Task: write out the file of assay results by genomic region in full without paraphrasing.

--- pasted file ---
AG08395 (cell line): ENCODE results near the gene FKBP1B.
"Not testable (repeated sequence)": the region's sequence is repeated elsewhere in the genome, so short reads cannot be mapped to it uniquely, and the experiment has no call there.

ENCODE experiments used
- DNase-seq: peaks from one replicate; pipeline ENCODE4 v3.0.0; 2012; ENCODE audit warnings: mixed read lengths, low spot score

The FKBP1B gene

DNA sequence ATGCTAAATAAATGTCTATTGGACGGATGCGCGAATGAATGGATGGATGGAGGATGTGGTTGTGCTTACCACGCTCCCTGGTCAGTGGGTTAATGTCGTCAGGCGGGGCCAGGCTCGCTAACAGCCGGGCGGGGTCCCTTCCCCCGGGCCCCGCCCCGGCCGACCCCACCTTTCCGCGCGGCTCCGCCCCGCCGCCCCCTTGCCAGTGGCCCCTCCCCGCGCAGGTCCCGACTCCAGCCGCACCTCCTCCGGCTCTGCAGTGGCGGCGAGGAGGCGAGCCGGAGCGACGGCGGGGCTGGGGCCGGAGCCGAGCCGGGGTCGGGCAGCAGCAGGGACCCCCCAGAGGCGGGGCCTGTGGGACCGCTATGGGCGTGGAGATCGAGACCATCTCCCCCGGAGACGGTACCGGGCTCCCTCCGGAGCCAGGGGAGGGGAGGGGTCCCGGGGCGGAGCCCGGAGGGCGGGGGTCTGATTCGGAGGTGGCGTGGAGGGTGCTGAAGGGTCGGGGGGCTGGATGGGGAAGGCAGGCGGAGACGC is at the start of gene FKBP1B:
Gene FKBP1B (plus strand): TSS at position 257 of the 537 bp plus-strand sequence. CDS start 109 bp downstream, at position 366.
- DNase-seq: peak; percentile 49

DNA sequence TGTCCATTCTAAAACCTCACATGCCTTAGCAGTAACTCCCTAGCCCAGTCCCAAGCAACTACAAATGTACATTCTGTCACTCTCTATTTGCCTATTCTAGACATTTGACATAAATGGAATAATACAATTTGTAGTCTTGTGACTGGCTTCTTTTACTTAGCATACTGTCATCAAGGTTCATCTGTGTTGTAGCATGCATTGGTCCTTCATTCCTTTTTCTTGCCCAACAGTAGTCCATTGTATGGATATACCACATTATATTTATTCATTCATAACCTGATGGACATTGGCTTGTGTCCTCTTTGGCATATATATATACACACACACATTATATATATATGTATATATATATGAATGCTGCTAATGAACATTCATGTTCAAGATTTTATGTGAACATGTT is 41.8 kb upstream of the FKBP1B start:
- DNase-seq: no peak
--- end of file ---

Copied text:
AG08395 (cell line): ENCODE results near the gene FKBP1B.
"Not testable (repeated sequence)": the region's sequence is repeated elsewhere in the genome, so short reads cannot be mapped to it uniquely, and the experiment has no call there.

ENCODE experiments used
- DNase-seq: peaks from one replicate; pipeline ENCODE4 v3.0.0; 2012; ENCODE audit warnings: mixed read lengths, low spot score

The FKBP1B gene

DNA sequence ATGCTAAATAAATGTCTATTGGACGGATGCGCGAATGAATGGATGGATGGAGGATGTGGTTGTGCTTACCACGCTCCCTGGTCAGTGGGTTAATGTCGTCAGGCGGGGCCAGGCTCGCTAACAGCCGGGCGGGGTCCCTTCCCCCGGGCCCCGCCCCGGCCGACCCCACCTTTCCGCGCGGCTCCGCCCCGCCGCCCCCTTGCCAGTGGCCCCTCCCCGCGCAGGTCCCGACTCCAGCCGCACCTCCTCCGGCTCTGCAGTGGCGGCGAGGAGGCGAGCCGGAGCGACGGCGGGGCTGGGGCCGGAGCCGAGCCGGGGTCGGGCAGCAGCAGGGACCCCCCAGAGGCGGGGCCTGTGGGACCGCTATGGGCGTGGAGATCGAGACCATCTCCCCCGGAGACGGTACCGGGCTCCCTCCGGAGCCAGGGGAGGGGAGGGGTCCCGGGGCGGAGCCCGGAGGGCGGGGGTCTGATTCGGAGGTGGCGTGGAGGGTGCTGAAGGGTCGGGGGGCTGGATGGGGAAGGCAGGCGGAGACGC is at the start of gene FKBP1B:
Gene FKBP1B (plus strand): TSS at position 257 of the 537 bp plus-strand sequence. CDS start 109 bp downstream, at position 366.
- DNase-seq: peak; percentile 49

DNA sequence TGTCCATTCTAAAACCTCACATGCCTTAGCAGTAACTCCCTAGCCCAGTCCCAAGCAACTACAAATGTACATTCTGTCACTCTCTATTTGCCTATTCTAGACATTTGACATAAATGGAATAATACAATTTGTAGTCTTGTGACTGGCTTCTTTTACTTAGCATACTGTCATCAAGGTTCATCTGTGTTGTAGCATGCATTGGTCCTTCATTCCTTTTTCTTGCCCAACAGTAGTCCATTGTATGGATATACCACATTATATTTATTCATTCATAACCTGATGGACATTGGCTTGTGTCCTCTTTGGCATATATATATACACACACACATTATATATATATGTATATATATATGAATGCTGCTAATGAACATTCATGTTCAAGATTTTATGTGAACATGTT is 41.8 kb upstream of the FKBP1B start:
- DNase-seq: no peak